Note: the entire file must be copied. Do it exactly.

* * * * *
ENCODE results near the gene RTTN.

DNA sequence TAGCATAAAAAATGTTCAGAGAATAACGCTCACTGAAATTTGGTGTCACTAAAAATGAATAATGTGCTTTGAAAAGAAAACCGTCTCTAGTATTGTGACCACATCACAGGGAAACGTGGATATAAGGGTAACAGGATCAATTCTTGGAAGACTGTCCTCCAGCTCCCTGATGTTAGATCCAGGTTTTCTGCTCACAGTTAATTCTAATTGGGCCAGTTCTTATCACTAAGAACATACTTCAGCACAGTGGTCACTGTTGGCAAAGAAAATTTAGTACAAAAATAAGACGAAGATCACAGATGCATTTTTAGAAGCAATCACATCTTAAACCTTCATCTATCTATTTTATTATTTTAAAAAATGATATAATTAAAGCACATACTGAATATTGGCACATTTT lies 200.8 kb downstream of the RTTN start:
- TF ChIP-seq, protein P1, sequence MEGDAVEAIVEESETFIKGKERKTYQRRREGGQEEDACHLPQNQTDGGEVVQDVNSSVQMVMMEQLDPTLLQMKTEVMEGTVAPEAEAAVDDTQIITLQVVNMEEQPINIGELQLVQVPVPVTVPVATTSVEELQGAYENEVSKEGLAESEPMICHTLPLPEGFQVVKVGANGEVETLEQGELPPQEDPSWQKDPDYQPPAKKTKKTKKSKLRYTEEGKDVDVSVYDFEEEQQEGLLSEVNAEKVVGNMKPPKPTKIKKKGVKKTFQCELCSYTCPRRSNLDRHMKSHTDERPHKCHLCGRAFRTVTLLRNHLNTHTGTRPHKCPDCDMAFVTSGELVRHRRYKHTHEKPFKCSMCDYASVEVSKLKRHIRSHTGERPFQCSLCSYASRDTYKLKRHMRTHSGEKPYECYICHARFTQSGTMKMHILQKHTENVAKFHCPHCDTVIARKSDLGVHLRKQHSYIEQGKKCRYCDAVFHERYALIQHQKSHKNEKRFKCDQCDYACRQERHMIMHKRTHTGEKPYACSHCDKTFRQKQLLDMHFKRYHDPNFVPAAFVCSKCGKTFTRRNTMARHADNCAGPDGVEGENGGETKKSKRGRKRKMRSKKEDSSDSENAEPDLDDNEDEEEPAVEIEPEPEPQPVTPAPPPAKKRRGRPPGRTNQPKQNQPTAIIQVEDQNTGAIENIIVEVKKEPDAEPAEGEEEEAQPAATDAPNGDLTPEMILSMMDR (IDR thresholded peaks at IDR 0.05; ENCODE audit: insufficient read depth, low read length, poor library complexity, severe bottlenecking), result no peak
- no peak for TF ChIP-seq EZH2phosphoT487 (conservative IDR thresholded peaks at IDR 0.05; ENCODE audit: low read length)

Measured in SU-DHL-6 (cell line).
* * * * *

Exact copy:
ENCODE results near the gene RTTN.

DNA sequence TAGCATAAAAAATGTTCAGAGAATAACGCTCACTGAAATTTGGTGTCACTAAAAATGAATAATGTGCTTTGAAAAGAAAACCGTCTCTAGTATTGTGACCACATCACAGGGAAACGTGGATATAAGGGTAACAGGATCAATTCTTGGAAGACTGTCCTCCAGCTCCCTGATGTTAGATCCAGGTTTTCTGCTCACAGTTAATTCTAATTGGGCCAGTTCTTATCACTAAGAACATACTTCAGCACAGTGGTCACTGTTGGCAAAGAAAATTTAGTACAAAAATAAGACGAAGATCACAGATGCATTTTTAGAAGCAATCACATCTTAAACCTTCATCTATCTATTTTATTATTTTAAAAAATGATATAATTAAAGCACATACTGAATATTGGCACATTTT lies 200.8 kb downstream of the RTTN start:
- TF ChIP-seq, protein P1, sequence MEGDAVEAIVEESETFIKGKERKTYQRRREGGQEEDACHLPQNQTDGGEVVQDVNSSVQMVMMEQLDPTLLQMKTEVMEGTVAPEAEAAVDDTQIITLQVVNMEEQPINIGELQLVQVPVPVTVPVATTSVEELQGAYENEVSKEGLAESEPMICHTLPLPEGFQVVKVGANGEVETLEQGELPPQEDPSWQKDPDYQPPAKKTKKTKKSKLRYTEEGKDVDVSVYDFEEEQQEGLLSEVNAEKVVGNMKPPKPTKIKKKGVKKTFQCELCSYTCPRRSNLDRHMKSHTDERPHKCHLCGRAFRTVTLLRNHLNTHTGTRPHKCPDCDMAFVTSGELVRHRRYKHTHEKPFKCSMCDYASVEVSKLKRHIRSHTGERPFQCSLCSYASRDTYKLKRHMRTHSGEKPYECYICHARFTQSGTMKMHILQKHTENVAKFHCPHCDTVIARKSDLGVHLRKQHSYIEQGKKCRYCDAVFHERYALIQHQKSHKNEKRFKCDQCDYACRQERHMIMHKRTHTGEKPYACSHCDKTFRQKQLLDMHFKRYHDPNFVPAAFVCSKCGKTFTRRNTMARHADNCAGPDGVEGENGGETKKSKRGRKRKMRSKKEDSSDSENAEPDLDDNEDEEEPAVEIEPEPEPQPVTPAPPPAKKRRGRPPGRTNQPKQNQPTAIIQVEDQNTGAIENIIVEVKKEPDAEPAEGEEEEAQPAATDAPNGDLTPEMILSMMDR (IDR thresholded peaks at IDR 0.05; ENCODE audit: insufficient read depth, low read length, poor library complexity, severe bottlenecking), result no peak
- no peak for TF ChIP-seq EZH2phosphoT487 (conservative IDR thresholded peaks at IDR 0.05; ENCODE audit: low read length)

Measured in SU-DHL-6 (cell line).